The 747s That Helped Launch Dreams: NASA’s Shuttle Carrier Story

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The 747 helped launch dreams (Credits: RBK)

NASA needed a super strong plane to carry its space shuttles around. Regular cargo planes just wouldn’t do! So, they came up with a fascinating idea: modify giant Boeing 747 jets to become “shuttle carriers.”

These weren’t your typical 747s, though. NASA actually looked at another big plane, the Lockheed C-5 Galaxy, at first. But they decided the Boeing 747’s design, with its wings lower down on the fuselage, would work better. Plus, they could own a 747 outright, while the C-5 would have belonged to the Air Force.

Their first giant space taxi? A slightly used Boeing 747-100 they bought from American Airlines in 1974. It was just four years old! But before it could haul spaceships, NASA had to give it a major makeover.

Space Shuttle Enterprise Lands in NYC atop Beoing 747 (Credits: NBC News)

Making the Jumbo Jet Fly Higher: Special Upgrades for the Shuttle Carrier

The plane needed some serious upgrades to become a space taxi. First, they had to make it extra strong to hold the weight of a space shuttle on its back! They even stretched the body a bit to make more room. Special beams were added to the fuselage, like three strong arms in the back and two in the front, to hold the shuttle tight during flight.

The tail got a makeover too, with special changes to help the pilot steer the plane with all that extra weight. Inside, most of the seats were ripped out to make space, but they kept the comfy first-class seats for NASA folks on those shuttle-carrying missions.

NASA’s 747 Shuttle Carrier Aircraft with the Shuttle Discovery on Top Lifting Off (Credits: NASA)

Testing, Testing, 1, 2, 3: Getting Ready for Takeoff

In 1977, it was time for the big test! They loaded a space shuttle onto the modified 747 for the first time to see how well it would fly. This was called a “captive carry” test. It worked great! They did even more tests that year, including one where they released the shuttle mid-air and let it glide down to land on its own.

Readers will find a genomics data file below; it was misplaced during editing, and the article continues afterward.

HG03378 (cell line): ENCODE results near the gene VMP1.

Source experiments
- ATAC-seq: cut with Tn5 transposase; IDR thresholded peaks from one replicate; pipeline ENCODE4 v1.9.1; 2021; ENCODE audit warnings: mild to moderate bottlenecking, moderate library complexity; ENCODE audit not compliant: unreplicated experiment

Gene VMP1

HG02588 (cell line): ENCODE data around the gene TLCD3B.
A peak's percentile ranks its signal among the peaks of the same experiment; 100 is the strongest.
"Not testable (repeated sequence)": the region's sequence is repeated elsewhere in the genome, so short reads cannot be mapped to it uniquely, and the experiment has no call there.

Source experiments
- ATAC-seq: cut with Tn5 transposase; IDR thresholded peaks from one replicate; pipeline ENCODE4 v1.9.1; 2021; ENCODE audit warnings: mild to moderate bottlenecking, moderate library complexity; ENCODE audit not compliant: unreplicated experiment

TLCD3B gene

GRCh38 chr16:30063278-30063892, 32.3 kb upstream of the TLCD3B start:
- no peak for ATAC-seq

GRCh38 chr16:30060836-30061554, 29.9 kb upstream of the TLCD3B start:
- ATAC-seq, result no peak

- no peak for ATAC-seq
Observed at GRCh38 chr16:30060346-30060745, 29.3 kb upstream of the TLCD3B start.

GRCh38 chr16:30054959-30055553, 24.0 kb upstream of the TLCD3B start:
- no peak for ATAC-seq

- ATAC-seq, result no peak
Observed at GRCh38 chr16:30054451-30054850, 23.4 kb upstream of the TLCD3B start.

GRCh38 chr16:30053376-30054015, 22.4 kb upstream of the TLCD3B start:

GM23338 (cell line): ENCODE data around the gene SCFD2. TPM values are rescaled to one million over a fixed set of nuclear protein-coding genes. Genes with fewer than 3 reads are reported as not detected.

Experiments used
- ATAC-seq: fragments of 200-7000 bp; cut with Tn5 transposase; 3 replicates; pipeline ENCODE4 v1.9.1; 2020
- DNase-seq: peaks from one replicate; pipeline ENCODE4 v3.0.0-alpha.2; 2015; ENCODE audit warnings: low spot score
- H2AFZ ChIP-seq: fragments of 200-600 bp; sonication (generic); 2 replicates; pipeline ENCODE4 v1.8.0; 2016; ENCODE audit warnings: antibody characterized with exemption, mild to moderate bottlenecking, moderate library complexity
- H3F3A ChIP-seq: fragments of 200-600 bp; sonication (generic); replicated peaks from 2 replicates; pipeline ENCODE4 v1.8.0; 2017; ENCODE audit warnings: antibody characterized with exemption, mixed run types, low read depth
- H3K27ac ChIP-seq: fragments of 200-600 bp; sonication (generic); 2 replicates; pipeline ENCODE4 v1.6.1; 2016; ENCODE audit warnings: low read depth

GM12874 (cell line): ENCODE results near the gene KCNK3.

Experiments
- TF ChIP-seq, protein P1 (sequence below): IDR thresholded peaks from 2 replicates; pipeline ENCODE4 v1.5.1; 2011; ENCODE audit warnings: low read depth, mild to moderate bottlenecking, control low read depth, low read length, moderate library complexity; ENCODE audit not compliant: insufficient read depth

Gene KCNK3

This first special 747, named N905NA, had a long history before becoming a space taxi. It actually started out as a regular passenger plane for American Airlines!

Two Become One: A Second Shuttle Carrier Joins the Fleet

Over ten years later, NASA got another 747, named N911NA, to help out with all the shuttle moving. This one was originally built for Japan Airlines. Both N905NA and N911NA became famous for carrying space shuttles around, and they even look pretty similar. There’s one key difference though – N911NA has a slightly longer top deck.

These two special 747s flew many missions, carrying space shuttles between different NASA locations. They were especially busy after the Challenger disaster in 1986, which is why NASA decided to get a second carrier aircraft.

Space Shuttlr Hitching a ride (Credits: CNET)

The End of an Era: Retirement for the Shuttle Carriers

Sadly, the party came to an end in 2011 when NASA stopped using space shuttles altogether. Both N905NA and N911NA got retired too. N911NA even got a special last flight in 2012 before settling into its new home at an airpark in California.

Today, these two historic airplanes are on display for everyone to see, forever reminding us of the amazing times when giant jets carried spaceships across the sky!

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